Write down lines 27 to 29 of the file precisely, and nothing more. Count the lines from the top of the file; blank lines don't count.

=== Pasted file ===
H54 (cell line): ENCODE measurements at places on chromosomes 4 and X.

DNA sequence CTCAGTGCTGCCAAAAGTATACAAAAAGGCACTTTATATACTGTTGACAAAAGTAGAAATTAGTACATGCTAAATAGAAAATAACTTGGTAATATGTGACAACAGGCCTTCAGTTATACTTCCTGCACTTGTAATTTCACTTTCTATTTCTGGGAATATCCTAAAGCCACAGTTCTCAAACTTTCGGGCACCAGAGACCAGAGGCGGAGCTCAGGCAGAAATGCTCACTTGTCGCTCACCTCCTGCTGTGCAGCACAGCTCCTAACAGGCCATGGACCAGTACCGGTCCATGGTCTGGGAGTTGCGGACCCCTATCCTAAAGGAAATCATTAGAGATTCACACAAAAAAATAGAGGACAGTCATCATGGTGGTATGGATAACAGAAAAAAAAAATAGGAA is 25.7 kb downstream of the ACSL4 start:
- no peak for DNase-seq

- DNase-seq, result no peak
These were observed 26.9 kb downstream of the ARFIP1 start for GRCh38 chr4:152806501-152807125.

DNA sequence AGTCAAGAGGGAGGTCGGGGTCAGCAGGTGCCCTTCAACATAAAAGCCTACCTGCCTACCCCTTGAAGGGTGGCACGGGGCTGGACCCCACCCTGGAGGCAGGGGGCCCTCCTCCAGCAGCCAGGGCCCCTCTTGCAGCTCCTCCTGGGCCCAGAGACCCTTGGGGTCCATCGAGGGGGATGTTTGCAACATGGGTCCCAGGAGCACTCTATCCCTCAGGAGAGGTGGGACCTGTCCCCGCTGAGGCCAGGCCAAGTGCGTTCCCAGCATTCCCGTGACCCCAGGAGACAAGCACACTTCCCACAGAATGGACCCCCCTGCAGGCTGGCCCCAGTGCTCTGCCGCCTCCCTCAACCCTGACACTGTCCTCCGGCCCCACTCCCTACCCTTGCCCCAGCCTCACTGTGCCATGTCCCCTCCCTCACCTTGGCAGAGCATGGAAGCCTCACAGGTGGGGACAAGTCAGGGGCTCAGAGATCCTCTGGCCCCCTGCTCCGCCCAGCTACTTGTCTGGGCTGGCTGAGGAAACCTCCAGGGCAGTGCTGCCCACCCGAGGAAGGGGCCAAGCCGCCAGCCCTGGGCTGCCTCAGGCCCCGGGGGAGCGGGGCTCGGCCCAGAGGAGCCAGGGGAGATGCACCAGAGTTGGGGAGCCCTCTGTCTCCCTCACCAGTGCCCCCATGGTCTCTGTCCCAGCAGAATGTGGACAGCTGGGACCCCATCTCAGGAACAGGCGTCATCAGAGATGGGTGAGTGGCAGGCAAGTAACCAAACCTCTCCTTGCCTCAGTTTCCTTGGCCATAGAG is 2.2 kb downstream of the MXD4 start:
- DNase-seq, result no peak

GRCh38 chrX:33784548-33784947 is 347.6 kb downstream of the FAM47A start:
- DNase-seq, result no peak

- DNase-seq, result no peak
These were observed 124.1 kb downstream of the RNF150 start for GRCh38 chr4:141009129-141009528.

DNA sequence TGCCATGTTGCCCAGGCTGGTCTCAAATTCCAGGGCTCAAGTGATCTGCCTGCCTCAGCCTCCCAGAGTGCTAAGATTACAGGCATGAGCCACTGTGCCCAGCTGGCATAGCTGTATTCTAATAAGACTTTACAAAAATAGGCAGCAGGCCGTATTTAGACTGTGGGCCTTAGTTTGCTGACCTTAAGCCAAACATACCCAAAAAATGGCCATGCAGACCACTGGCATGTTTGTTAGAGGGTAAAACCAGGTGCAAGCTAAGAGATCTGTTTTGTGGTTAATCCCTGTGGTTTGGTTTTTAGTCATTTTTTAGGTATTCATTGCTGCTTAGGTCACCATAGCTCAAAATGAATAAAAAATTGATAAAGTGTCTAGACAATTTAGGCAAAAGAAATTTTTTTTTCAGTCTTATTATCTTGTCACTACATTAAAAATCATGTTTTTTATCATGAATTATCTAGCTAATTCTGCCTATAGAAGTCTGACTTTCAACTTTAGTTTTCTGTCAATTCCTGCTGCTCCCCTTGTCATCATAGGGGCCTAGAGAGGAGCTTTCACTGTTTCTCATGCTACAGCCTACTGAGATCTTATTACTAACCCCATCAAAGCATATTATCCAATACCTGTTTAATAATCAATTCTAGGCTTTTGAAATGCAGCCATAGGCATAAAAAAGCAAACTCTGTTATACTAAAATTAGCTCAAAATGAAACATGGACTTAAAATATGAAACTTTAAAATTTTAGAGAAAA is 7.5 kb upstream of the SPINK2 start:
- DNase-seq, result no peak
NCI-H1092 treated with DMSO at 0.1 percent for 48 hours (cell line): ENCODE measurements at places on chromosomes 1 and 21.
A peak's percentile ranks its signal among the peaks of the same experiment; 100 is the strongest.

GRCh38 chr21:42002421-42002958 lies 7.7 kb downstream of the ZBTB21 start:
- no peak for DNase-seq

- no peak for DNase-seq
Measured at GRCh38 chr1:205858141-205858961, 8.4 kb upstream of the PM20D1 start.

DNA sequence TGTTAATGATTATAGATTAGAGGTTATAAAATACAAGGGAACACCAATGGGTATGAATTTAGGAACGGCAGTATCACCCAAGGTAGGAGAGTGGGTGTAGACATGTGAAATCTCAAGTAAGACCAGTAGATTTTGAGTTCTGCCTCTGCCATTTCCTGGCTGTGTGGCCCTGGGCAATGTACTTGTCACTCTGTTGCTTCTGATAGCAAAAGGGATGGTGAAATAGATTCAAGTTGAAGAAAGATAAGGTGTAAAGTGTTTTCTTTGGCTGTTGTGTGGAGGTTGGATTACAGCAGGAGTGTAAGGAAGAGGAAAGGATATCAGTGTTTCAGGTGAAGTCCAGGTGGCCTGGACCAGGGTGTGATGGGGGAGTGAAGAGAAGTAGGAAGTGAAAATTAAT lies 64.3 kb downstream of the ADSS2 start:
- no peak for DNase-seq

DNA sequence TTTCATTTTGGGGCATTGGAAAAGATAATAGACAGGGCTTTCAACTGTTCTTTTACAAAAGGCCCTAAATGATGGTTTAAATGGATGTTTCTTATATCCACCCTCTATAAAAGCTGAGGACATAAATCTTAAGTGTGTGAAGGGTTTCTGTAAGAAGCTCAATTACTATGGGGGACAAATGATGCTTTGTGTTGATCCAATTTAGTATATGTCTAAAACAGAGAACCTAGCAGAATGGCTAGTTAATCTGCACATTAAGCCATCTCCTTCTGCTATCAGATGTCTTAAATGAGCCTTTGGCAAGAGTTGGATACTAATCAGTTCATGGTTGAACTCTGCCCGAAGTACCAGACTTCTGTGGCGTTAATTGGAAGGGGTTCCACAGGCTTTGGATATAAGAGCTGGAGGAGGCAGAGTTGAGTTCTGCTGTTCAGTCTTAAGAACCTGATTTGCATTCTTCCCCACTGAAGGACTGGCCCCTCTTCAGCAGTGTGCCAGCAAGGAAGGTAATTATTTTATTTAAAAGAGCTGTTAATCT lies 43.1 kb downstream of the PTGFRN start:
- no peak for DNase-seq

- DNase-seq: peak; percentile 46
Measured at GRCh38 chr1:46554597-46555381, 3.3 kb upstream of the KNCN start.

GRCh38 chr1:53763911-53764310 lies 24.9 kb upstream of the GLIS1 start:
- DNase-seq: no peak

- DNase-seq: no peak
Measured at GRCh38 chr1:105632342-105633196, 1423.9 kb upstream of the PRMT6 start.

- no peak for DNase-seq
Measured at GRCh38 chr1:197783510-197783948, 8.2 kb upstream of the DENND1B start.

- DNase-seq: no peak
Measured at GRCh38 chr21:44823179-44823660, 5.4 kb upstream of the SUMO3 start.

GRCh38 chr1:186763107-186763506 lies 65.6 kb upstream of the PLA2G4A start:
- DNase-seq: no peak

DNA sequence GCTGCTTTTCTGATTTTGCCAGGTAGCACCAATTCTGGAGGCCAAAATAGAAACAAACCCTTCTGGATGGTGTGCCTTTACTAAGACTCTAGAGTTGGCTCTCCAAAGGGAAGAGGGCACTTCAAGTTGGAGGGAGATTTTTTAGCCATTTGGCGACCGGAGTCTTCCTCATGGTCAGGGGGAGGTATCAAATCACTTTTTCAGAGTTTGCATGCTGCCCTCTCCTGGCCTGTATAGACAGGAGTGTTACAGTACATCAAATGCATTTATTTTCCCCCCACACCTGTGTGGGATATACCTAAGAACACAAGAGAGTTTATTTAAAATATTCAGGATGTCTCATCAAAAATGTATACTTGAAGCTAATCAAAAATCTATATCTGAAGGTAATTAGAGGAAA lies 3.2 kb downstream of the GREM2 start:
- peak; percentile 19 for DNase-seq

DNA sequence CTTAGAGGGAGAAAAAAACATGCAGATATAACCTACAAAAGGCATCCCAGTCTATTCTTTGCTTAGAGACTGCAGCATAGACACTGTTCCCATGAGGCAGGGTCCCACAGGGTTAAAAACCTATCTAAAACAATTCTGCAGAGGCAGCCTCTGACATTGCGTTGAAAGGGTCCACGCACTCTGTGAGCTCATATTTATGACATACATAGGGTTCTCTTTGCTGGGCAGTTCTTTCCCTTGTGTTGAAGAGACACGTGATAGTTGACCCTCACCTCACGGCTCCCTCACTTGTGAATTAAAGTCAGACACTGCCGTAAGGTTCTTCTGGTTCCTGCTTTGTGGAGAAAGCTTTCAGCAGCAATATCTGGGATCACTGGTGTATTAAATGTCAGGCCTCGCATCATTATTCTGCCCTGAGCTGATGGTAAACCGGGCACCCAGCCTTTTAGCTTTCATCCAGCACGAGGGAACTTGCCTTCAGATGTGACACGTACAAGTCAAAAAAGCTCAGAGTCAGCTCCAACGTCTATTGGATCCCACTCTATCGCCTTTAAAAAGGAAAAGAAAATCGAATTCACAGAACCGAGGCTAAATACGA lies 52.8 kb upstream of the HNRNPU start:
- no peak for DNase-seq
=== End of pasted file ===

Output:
- DNase-seq: no peak

- DNase-seq: no peak
Measured at GRCh38 chr1:105632342-105633196, 1423.9 kb upstream of the PRMT6 start.